Mighty mite

House Wrens are small but feisty.  Every bit as high energy as the busiest warbler, they bustle about the bushes scaring up food, and scaring off potential competitors. Put out a bluebird box, and you are just as likely to wind up with a house wren in there instead.  In fact, these little tyrants will kick out the eggs and even young of other species just to take over the nest box.  Then they stuff the box full of sticks all the way up to the entrance hole to prevent anything else from getting in.

Male and female house wrens look alike, but this bird was paying close attention to a singing male, so perhaps this is Mrs. Wren in the typical wren posture, tail pointed up.

Male and female house wrens look alike, but this bird was paying close attention to a singing male, so perhaps this is Mrs. Wren in the typical wren posture, tail pointed up.

And here he is, singing his lovely warble.  Wrens usually change singing perches frequently, but this male stayed several minutes while I moved closer.

And here he is, singing his lovely warble. Wrens usually change singing perches frequently, but this male stayed several minutes while I moved closer.

Young birds in nest boxes or tree cavities are susceptible to parasitic mites and flies; in fact, heavy parasite infestations can sap baby bird growth so much they fail to mature.  But house wrens have a strategy for dealing with this:  they capture egg sacs of spiders and import them to the nest box to feed on the parasites.  Problem solved.

house wren

Their aggressive behavior and adaptability to a variety of habitats and climates has enabled house wrens to become one of the most widespread species in the western hemisphere. It is a permanent resident throughout South America and can be found breeding from Canada south through the West Indies and Central America. The mighty mite is a big success.

12 thoughts on “Mighty mite

  1. I thought your wren looked different. Ours is Troglodytes troglodytes (one of the few birds I know the Latin name). I had never heard about the spider egg sacs although I heard that birds feed very young nestlings spiders as they actually have a high proportion of arachidonic acid, an essential fatty acid. Perhaps our wrens haven’t learnt the trick. In French they are called troglodyte mignon, which I think is very fitting.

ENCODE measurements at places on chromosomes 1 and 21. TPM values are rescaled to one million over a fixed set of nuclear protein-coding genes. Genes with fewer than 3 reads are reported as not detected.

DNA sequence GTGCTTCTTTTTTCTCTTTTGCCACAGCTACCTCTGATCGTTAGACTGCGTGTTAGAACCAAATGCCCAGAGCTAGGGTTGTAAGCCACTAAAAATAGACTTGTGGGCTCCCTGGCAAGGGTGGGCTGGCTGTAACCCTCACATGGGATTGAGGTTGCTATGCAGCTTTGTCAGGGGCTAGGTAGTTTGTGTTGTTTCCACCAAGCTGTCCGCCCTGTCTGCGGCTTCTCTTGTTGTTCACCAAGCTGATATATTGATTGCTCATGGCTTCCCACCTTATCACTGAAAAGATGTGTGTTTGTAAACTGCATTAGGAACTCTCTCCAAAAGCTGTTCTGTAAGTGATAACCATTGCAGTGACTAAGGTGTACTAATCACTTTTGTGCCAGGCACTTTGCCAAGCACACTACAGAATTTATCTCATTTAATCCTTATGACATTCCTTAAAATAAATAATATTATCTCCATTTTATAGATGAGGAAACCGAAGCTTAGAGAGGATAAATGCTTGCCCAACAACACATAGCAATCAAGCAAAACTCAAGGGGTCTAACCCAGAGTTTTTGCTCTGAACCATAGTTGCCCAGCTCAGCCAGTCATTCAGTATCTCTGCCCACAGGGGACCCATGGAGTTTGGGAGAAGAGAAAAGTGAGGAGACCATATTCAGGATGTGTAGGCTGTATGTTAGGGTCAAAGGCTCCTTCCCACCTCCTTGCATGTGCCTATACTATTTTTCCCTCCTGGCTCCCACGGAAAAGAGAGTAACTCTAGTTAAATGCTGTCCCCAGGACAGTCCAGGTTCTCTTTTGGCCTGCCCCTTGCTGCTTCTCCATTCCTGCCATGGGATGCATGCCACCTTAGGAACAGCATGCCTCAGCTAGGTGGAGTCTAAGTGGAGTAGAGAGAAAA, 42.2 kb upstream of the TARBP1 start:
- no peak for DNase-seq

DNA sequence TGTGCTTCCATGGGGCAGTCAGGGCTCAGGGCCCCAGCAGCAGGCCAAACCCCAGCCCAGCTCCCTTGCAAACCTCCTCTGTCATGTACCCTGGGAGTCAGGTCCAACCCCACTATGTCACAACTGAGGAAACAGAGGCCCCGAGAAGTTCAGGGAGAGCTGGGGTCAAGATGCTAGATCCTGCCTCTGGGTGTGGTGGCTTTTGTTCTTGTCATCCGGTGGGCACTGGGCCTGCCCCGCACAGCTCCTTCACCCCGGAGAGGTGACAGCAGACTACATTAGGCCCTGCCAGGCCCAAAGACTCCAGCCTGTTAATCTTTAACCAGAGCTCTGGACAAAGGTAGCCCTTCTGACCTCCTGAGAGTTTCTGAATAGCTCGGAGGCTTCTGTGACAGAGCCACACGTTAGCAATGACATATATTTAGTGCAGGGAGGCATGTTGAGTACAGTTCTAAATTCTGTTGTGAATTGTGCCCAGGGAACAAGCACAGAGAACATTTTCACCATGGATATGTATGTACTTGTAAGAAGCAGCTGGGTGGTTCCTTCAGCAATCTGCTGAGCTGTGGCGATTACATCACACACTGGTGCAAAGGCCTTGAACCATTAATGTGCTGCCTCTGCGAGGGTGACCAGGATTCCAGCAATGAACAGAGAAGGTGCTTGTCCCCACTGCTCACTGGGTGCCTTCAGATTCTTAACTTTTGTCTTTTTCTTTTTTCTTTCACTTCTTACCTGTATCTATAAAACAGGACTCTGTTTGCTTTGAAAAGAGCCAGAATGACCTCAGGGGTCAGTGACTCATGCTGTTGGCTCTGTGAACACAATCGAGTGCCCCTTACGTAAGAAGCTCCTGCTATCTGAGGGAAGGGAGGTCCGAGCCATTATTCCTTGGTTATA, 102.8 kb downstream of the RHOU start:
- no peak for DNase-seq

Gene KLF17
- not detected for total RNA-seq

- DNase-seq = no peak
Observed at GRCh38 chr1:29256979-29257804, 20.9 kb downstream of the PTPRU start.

• Interesting note about the essential fatty acids in spiders! Perhaps the NA wrens also feed spiders to their chicks, but some of the hatched spiders escape into the nest, to feed on the mites? I was actually wondering why the wren got stuck with Troglodyte as a genus because that usually refers to a cave-dweller, which they are not. But the European (Asian) wren must have gotten hit with a double whammy — two troglodyte references.

  2. I really like the photos, especially the last two with the amazingly beautiful background color and some really sharp, crisp details. Thanks to for the cool facts about these little birds.

    • Beautiful background color would be the russet color of my house 😊. Patience rewarded again. After sitting with the Magnolia Warbler for 10 min, I just turned around and there was the wren, also waiting patiently for his lady fair to finish up her foraging.

  3. Another great and informative post, Sue. Thanks for all the interesting info. I’ve only ever seen one house wren. Down here, the common backyard (and everywhere else) wren is the Carolina wren, which is slightly larger, and much rustier in coloration. It’s a pretty little bird with the loudest song in the yard. Carolina wrens will nest anywhere, from bird boxes to hanging planters, to old boots left by the door. I have found their huge, messy stick nests completely filling an unused grill, even. They are such friendly birds, and so much fun to watch. Plus, in addition to eating a ton of insects, they frequently come to my feeder for sunflower chips or seeds.

    I really enjoyed learning more about the house wren. Thanks again.

    • House Wrens are also quite loud for their size, and will go on and on with the song. They are quite common here, as well, but not quite so tame as yours, nesting in old boots. Actually I forgot to mention that their bad habit of ejecting current occupants of a nest box is one of the causes of the decline in Bluebirds.

      • Wow, they really are little tyrants, aren’t they? I’ve never heard of Carolina wrens doing that, but I’m no expert on them. Now the starlings around here are notorious for it, of course. Maybe they just beat the Carolina’s to it. But mostly, I think it’s more likely that they will nest anywhere, and don’t need to squabble for space. I saw a nest once in a clothespin bag that had been left on the line too long! And ours will nest in our staghorn ferns that hang from our trees. I really love having them in my yard all year long.

  4. Where I live, Carolina wrens have taken over the house wrens’ niche (noisy suburban insectivore with cocked tail who will nest anywhere.) They are very, very noisy. If someone complains about getting woken up by a bird, a Carolina wren is usually the culprit.

    • The House Wren is also a noisy little bird, especially considering its small size. The song is rather pretty, until you’ve heard it continuously for several hours.

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